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We have the v-berth forward model for the exact reason you mention. We couldn't see using a forward head in big seas. Even using the head just aft of the berth (in our configuration) is interesting at times. Just remember this rule - real sailors sit. Our Passport also had a head in the aft cabin but we removed it for extra storage. It would have been the best one to use in heavier seas.

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post #8 of 31 Old 02-23-2009
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Caliber 40 ( I don't think the LRC version is worth the extra 75k) the regular Caliber 40 or 38 (which is the same boat without the swim platform) fits the price, headroom 6'5" and bluewater requirements, but it is a modified full keel.

Whitby 42, some might argue that it is not a true bluewater boat, but it seems heavily built to me. They fit price, headroom (6'6"), not sure about the keel.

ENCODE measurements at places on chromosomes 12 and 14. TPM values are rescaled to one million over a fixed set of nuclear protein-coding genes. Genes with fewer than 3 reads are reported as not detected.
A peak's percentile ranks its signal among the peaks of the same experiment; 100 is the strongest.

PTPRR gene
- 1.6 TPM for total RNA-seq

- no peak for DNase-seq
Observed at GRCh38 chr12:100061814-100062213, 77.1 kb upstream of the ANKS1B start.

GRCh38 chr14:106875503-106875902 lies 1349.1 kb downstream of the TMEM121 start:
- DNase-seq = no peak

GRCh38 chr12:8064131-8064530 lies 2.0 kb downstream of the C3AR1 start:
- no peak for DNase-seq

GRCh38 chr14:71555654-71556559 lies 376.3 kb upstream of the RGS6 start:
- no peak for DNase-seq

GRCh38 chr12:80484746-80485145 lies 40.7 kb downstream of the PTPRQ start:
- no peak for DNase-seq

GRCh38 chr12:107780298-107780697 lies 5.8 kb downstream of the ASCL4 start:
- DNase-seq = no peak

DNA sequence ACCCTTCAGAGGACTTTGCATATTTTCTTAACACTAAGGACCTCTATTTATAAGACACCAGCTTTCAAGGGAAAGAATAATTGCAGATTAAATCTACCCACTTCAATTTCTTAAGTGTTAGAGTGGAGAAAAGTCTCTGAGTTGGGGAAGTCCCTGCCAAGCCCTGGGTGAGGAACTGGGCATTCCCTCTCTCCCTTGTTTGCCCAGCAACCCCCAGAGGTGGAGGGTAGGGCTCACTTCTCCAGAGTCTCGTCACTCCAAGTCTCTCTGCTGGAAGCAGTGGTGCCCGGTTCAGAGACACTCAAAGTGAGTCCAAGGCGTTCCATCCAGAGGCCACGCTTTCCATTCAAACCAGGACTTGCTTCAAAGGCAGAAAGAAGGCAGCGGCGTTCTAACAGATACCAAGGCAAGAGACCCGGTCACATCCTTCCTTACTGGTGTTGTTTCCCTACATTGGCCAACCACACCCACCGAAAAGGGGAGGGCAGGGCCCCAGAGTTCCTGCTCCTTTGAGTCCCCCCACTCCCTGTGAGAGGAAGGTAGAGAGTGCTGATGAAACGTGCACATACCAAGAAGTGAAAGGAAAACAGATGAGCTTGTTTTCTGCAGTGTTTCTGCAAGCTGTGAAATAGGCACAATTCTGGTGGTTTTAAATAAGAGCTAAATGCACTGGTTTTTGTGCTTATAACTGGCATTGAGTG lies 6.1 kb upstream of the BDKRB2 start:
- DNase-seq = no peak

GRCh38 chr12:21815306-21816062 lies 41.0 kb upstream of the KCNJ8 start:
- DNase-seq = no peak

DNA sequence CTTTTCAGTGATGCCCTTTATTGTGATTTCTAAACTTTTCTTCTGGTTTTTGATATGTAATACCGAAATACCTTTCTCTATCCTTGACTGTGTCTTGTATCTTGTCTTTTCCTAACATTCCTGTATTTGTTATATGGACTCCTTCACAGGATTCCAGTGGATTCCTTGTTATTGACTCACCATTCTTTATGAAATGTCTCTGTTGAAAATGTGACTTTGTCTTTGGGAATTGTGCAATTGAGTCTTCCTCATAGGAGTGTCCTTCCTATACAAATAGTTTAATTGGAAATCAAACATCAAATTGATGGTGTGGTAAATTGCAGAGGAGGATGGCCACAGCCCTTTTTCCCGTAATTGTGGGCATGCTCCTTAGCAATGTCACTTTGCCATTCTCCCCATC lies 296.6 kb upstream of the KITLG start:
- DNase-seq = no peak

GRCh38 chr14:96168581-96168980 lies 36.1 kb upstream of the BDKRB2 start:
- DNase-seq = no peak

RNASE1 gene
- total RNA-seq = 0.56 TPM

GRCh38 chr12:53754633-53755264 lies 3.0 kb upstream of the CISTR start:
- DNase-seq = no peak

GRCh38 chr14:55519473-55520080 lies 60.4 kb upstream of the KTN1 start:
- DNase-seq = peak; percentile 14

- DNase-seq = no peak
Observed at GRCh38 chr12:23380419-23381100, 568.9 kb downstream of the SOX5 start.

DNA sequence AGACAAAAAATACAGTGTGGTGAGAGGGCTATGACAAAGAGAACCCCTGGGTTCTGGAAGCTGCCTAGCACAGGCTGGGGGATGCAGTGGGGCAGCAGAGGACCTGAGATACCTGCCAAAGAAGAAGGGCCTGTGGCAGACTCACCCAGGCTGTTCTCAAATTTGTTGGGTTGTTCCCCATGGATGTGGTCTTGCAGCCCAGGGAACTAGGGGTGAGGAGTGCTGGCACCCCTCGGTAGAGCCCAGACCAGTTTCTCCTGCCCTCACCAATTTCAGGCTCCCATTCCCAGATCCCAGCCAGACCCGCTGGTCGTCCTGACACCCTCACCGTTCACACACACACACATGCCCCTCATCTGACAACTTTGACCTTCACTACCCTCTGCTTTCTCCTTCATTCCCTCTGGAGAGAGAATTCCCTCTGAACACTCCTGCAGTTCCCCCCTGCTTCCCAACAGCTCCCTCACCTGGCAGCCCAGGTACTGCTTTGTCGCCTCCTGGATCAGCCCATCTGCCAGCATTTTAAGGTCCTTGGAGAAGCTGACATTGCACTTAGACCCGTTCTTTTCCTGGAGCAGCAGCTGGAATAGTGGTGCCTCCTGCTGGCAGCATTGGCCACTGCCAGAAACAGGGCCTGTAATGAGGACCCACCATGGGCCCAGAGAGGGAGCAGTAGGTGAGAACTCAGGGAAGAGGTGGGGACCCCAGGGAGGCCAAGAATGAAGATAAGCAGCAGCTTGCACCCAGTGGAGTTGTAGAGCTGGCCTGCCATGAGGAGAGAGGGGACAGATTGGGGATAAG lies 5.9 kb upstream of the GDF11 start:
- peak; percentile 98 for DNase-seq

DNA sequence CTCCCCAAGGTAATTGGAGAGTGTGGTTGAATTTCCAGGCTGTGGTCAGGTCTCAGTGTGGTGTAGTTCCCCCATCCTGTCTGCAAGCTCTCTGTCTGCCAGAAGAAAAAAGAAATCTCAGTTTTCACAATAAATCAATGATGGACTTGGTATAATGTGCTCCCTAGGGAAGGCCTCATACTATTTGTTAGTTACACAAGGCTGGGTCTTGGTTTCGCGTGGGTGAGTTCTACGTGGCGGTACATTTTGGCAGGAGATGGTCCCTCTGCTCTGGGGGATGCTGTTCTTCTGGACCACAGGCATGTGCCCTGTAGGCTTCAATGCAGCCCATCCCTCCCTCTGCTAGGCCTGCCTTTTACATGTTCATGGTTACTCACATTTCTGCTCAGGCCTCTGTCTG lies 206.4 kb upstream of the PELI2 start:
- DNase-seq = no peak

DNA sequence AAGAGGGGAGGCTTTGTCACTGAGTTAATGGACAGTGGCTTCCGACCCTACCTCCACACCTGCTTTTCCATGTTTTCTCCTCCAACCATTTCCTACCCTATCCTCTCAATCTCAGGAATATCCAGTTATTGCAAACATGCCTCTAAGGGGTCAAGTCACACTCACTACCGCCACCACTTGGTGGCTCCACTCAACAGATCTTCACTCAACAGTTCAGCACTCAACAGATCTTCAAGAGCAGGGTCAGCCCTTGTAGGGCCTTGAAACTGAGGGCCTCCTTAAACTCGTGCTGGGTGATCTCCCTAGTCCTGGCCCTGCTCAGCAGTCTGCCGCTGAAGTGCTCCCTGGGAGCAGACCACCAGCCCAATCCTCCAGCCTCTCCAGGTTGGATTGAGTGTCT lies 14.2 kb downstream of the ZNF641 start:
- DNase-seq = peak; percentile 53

Southern Cross 39, very well built with passage making in mind. Fits all requirements. The headroom is 6'3" or 6'4".

Cabo Rico 38: no personal experience with this boat, but is suppose to have excellent build quality and be beautiful.
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post #9 of 31 Old 02-23-2009
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We recently spent a week on a friends' Passport 40, forward berth layout and found it to be a very nice boat indeed. It does have the teak decks, but as others have indicated I think that's something to be dealt with if or when it becomes an issue.

This one had the full U shaped dinette, which provides a bit more seating than Labatt's version.... but all around they are beautiful, solid boats that look good and handle nicely in a breeze (but not so good in close quarters under power.....)

Ron

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post #10 of 31 Old 02-23-2009
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You can find Tayana 42s without teak decks but they have a full keel. I agree with the advice on teak decks, if they are in good shape it would not scare me away. A good surveyor can check them out for you. The passport is an excellent boat.